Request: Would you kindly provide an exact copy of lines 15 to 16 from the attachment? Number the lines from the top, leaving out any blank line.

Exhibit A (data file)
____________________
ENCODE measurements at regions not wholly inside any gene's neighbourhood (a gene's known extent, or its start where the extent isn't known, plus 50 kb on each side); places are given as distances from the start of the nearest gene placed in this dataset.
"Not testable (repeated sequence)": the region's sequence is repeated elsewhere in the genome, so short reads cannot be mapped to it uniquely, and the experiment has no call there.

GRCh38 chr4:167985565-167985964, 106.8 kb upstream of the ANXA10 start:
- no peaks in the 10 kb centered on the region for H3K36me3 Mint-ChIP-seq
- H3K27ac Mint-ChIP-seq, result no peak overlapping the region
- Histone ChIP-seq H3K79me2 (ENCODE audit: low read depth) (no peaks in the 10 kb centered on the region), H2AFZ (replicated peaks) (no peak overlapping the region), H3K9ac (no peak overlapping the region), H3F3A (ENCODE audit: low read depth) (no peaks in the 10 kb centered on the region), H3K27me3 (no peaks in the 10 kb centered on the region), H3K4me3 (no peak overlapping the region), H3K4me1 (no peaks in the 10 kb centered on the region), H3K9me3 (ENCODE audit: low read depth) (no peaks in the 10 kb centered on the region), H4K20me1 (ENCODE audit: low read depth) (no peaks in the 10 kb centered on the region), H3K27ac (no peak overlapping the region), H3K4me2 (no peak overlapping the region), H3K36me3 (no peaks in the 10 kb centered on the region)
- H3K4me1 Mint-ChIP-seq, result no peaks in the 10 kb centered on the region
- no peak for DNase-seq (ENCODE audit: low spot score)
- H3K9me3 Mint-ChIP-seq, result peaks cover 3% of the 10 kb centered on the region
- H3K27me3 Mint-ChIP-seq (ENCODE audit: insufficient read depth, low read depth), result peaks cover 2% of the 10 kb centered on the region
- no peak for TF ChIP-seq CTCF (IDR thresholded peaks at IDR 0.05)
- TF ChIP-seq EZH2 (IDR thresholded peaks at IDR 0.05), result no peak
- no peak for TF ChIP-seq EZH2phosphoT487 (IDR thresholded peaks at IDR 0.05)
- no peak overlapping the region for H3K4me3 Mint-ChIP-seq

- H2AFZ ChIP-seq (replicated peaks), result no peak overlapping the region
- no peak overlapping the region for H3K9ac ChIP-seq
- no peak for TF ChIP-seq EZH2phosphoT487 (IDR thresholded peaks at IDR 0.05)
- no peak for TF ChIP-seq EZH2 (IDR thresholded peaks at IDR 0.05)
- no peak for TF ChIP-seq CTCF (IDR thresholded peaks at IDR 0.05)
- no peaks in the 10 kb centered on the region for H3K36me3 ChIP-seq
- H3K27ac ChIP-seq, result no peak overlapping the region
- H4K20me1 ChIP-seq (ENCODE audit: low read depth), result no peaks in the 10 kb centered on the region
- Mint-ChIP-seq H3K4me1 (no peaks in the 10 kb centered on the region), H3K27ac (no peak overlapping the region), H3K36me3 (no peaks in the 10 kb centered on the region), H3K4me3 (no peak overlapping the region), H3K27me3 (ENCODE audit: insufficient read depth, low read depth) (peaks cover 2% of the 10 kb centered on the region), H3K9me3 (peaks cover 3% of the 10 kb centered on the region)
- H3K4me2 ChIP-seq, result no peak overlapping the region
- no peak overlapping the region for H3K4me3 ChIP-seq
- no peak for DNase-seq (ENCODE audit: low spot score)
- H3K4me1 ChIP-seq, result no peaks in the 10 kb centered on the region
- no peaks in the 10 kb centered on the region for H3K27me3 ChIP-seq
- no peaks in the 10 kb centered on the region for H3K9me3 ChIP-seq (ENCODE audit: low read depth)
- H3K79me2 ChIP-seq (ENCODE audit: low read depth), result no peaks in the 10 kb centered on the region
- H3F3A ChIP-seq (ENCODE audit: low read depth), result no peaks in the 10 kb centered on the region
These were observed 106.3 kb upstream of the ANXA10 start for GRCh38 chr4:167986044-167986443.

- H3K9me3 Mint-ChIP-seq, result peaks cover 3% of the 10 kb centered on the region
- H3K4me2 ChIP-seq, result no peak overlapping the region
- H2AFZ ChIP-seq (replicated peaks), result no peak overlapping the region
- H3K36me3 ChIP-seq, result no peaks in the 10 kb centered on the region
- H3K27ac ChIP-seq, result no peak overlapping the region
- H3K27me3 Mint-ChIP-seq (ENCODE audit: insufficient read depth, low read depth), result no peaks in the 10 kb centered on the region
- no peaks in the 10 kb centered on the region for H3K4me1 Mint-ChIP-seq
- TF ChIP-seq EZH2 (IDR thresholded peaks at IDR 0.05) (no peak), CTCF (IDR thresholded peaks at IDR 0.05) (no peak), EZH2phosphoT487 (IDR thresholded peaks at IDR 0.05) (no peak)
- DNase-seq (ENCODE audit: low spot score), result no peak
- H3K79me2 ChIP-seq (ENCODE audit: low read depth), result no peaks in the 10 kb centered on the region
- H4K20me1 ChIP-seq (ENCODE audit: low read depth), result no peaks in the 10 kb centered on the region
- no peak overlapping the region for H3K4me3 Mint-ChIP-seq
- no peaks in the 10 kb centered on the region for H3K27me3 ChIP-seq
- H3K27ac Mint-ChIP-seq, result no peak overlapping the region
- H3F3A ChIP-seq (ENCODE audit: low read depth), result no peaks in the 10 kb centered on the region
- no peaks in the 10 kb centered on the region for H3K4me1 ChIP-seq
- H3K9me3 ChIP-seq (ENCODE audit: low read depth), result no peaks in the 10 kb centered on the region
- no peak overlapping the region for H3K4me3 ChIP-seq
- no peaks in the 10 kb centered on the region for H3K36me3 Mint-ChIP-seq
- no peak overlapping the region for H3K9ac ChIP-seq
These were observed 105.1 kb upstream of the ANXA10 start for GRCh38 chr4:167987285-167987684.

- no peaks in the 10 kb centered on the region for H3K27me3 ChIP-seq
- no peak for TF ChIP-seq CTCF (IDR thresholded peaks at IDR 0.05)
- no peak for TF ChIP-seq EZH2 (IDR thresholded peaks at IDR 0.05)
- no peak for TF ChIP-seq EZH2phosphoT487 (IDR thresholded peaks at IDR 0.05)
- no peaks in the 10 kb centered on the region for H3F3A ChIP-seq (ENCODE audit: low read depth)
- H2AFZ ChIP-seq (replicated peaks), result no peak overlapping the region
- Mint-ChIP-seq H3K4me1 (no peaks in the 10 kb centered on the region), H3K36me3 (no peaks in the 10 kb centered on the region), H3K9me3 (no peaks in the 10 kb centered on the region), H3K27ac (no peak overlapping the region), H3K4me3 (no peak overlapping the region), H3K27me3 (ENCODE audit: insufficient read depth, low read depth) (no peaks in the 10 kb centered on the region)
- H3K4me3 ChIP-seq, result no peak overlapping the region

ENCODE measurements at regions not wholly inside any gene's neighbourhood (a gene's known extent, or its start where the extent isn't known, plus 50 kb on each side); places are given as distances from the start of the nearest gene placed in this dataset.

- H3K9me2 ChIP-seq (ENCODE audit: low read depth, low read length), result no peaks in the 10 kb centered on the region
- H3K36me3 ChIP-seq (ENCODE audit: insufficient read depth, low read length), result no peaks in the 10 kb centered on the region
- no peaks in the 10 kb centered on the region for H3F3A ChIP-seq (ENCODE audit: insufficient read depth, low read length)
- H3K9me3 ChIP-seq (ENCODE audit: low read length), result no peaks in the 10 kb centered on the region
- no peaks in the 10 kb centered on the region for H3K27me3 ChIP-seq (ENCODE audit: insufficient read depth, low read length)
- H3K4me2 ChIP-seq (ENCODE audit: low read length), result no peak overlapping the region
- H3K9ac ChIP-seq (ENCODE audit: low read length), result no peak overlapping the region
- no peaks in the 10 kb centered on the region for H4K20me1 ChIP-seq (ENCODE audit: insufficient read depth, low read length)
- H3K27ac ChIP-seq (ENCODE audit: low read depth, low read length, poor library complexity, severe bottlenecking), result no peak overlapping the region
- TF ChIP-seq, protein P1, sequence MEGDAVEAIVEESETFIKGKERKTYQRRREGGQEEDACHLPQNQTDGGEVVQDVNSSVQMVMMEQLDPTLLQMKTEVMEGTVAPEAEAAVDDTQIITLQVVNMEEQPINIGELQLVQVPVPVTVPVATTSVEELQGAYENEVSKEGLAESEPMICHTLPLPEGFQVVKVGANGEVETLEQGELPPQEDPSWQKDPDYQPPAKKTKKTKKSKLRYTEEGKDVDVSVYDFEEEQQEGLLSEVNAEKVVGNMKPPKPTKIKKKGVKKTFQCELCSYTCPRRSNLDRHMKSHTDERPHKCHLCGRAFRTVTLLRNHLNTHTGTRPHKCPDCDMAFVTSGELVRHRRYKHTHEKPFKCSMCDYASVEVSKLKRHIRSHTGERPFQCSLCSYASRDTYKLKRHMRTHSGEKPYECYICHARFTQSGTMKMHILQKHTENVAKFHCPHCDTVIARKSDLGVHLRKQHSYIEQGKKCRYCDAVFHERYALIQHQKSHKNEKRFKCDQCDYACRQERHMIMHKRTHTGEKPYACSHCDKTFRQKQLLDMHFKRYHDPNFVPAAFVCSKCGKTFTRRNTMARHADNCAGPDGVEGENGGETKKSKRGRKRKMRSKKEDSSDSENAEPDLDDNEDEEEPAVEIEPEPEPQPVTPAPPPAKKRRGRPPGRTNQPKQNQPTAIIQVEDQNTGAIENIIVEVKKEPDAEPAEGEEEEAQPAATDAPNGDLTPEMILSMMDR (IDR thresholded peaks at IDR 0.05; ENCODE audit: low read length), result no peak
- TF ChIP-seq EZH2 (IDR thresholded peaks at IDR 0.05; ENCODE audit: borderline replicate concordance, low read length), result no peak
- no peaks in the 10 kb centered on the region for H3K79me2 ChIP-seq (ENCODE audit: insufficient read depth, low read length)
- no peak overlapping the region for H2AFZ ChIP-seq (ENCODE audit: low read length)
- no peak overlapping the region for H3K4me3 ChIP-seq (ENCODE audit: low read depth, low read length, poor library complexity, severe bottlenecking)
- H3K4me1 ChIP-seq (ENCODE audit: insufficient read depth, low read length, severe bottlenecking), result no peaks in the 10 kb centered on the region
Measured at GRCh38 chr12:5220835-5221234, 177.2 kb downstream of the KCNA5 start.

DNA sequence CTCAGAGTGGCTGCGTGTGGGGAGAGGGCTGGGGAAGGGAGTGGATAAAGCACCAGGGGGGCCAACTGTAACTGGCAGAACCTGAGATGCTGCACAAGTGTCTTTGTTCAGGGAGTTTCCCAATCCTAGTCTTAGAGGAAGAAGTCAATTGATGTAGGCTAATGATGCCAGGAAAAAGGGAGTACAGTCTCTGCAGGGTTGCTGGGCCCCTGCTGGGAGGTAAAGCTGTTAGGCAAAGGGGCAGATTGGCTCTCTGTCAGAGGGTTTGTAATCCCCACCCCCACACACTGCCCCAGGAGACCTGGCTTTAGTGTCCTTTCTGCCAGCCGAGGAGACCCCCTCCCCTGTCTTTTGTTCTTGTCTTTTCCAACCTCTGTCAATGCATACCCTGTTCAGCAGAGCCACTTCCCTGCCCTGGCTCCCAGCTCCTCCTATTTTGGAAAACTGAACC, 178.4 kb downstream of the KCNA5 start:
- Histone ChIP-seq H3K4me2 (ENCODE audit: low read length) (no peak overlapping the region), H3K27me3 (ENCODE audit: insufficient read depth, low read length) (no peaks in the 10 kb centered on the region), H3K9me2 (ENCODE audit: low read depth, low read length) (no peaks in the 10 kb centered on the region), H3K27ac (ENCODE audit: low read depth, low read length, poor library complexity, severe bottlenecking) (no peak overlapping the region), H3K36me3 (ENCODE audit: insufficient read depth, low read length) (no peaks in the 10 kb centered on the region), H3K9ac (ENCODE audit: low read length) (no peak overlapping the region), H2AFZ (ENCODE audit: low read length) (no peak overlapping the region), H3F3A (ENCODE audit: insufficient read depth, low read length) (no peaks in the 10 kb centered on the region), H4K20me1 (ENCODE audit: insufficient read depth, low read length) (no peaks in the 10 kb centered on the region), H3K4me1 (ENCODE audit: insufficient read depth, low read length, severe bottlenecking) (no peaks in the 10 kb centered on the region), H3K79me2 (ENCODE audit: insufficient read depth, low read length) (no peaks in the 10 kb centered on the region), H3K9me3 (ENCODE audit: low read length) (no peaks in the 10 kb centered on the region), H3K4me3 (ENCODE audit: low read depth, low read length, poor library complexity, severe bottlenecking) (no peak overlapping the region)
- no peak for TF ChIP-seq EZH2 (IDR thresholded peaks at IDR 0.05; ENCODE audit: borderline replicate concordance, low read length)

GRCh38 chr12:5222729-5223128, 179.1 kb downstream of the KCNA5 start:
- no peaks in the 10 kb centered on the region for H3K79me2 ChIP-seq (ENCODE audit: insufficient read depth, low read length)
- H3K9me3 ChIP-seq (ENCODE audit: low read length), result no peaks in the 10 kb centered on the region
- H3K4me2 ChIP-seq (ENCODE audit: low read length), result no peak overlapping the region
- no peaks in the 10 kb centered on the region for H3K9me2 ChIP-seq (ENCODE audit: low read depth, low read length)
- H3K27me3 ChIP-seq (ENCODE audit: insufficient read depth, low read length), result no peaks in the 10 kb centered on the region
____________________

- H2AFZ ChIP-seq (replicated peaks), result no peak overlapping the region
- no peak overlapping the region for H3K9ac ChIP-seq